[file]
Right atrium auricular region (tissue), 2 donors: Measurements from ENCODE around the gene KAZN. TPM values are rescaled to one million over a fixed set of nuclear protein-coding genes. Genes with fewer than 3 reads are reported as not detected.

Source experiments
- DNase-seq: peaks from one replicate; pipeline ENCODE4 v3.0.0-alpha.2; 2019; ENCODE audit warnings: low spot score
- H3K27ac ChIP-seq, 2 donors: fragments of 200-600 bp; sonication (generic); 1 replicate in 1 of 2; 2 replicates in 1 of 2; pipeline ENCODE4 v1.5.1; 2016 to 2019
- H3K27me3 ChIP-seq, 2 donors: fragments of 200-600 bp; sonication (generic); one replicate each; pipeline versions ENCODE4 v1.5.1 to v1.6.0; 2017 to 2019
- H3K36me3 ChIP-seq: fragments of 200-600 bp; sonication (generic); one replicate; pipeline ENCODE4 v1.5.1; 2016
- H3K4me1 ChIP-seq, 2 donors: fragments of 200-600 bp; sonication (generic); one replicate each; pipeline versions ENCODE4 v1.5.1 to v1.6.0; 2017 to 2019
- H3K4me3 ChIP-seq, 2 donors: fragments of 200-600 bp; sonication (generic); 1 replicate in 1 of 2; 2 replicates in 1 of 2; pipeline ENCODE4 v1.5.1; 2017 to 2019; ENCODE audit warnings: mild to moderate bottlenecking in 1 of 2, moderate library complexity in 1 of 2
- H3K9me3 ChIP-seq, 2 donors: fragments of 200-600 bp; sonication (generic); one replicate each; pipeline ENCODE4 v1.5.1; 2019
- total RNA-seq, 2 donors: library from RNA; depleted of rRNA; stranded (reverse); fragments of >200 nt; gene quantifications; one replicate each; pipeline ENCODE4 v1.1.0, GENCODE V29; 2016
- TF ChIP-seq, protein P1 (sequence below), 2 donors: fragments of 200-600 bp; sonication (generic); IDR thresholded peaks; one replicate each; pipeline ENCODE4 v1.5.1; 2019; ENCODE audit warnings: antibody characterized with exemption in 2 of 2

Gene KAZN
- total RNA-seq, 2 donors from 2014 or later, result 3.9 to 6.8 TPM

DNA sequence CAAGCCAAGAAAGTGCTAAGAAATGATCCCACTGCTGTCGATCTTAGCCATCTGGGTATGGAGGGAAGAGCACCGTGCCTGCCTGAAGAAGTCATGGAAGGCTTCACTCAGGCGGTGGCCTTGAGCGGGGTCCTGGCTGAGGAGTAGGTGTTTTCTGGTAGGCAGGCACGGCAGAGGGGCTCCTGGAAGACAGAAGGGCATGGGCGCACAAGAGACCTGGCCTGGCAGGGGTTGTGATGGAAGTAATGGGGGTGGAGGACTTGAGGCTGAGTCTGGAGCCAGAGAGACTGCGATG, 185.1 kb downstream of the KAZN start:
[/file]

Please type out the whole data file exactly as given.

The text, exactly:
Right atrium auricular region (tissue), 2 donors: Measurements from ENCODE around the gene KAZN. TPM values are rescaled to one million over a fixed set of nuclear protein-coding genes. Genes with fewer than 3 reads are reported as not detected.

Source experiments
- DNase-seq: peaks from one replicate; pipeline ENCODE4 v3.0.0-alpha.2; 2019; ENCODE audit warnings: low spot score
- H3K27ac ChIP-seq, 2 donors: fragments of 200-600 bp; sonication (generic); 1 replicate in 1 of 2; 2 replicates in 1 of 2; pipeline ENCODE4 v1.5.1; 2016 to 2019
- H3K27me3 ChIP-seq, 2 donors: fragments of 200-600 bp; sonication (generic); one replicate each; pipeline versions ENCODE4 v1.5.1 to v1.6.0; 2017 to 2019
- H3K36me3 ChIP-seq: fragments of 200-600 bp; sonication (generic); one replicate; pipeline ENCODE4 v1.5.1; 2016
- H3K4me1 ChIP-seq, 2 donors: fragments of 200-600 bp; sonication (generic); one replicate each; pipeline versions ENCODE4 v1.5.1 to v1.6.0; 2017 to 2019
- H3K4me3 ChIP-seq, 2 donors: fragments of 200-600 bp; sonication (generic); 1 replicate in 1 of 2; 2 replicates in 1 of 2; pipeline ENCODE4 v1.5.1; 2017 to 2019; ENCODE audit warnings: mild to moderate bottlenecking in 1 of 2, moderate library complexity in 1 of 2
- H3K9me3 ChIP-seq, 2 donors: fragments of 200-600 bp; sonication (generic); one replicate each; pipeline ENCODE4 v1.5.1; 2019
- total RNA-seq, 2 donors: library from RNA; depleted of rRNA; stranded (reverse); fragments of >200 nt; gene quantifications; one replicate each; pipeline ENCODE4 v1.1.0, GENCODE V29; 2016
- TF ChIP-seq, protein P1 (sequence below), 2 donors: fragments of 200-600 bp; sonication (generic); IDR thresholded peaks; one replicate each; pipeline ENCODE4 v1.5.1; 2019; ENCODE audit warnings: antibody characterized with exemption in 2 of 2

Gene KAZN
- total RNA-seq, 2 donors from 2014 or later, result 3.9 to 6.8 TPM

DNA sequence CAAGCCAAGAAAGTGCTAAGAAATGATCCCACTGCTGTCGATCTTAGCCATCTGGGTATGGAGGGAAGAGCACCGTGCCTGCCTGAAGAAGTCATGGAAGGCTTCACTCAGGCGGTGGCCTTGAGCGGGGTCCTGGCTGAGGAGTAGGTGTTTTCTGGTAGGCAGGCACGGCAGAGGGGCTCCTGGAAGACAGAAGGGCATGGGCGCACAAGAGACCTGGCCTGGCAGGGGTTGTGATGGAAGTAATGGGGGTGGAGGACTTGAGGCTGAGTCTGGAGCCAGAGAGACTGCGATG, 185.1 kb downstream of the KAZN start: